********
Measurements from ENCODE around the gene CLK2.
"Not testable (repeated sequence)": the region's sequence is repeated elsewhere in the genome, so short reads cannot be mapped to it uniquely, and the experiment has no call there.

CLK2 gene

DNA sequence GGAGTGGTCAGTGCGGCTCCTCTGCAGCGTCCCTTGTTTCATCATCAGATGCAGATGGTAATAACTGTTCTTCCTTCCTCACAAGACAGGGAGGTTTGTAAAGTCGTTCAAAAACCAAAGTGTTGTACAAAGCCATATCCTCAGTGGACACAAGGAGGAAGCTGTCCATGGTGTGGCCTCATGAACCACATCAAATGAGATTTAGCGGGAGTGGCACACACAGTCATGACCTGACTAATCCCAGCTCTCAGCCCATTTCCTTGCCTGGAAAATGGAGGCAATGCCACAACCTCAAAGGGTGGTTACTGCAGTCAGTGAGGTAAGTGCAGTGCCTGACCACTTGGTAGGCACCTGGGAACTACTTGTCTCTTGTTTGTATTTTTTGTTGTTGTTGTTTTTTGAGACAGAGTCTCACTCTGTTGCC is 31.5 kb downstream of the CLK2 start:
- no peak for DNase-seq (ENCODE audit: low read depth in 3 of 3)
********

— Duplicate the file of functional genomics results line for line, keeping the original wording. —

Measurements from ENCODE around the gene CLK2.
"Not testable (repeated sequence)": the region's sequence is repeated elsewhere in the genome, so short reads cannot be mapped to it uniquely, and the experiment has no call there.

CLK2 gene

DNA sequence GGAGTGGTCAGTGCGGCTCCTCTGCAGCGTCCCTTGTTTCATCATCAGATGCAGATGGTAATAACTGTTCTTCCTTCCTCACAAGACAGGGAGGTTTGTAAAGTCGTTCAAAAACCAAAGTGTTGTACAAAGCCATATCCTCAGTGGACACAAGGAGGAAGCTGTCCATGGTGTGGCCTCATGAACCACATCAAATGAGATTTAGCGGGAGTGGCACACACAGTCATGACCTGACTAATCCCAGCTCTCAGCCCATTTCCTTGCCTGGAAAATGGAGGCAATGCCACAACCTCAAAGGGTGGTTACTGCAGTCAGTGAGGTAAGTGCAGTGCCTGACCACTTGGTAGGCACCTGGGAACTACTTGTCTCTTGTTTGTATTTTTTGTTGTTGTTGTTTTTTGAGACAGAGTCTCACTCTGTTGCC is 31.5 kb downstream of the CLK2 start:
- no peak for DNase-seq (ENCODE audit: low read depth in 3 of 3)